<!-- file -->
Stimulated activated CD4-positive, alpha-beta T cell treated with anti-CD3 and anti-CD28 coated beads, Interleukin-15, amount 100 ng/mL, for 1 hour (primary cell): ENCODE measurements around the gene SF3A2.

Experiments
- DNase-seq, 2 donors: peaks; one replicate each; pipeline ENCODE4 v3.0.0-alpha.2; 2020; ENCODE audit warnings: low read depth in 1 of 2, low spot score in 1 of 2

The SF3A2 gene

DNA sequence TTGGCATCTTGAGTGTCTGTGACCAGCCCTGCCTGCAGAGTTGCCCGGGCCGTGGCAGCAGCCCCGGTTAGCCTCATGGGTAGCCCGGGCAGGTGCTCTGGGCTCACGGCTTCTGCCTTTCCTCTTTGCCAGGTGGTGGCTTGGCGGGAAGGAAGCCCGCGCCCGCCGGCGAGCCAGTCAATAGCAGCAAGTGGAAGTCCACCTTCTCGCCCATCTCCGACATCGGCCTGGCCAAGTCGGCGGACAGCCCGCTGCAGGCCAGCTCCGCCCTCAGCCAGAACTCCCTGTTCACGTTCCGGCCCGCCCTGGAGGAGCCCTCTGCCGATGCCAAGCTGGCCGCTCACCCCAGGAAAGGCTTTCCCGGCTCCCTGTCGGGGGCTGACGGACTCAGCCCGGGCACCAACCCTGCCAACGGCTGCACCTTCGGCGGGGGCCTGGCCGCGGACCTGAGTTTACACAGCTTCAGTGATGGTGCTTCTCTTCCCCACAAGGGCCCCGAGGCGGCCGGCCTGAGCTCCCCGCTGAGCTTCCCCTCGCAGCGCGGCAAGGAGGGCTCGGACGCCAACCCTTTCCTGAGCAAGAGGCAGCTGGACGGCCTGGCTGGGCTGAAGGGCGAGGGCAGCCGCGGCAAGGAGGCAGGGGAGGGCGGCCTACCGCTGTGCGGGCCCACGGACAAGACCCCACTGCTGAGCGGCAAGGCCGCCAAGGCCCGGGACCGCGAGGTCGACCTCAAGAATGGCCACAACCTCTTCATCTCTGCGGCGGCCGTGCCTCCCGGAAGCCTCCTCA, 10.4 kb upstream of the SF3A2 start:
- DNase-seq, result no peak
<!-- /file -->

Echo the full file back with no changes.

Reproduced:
Stimulated activated CD4-positive, alpha-beta T cell treated with anti-CD3 and anti-CD28 coated beads, Interleukin-15, amount 100 ng/mL, for 1 hour (primary cell): ENCODE measurements around the gene SF3A2.

Experiments
- DNase-seq, 2 donors: peaks; one replicate each; pipeline ENCODE4 v3.0.0-alpha.2; 2020; ENCODE audit warnings: low read depth in 1 of 2, low spot score in 1 of 2

The SF3A2 gene

DNA sequence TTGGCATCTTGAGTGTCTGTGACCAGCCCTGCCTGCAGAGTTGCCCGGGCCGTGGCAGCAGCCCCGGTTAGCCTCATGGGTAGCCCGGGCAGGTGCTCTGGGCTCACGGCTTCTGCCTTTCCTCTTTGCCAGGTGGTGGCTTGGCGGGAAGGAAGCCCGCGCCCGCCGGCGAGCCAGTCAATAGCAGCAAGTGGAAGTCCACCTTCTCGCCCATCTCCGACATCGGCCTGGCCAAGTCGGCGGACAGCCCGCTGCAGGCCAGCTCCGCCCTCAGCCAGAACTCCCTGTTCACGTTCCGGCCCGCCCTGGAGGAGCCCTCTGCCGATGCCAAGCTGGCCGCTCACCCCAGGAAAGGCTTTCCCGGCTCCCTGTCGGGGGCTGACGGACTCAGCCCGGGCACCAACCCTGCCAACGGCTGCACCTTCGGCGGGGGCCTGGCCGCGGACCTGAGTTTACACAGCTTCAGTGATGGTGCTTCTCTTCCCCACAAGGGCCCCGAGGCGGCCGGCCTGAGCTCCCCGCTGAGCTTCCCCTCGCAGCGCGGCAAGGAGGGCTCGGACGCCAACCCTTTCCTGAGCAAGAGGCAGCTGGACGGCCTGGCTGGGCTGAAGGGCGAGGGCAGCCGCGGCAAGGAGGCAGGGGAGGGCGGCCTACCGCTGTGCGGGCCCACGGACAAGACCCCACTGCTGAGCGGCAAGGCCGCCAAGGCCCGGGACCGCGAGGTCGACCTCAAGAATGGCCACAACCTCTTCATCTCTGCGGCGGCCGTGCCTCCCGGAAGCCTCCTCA, 10.4 kb upstream of the SF3A2 start:
- DNase-seq, result no peak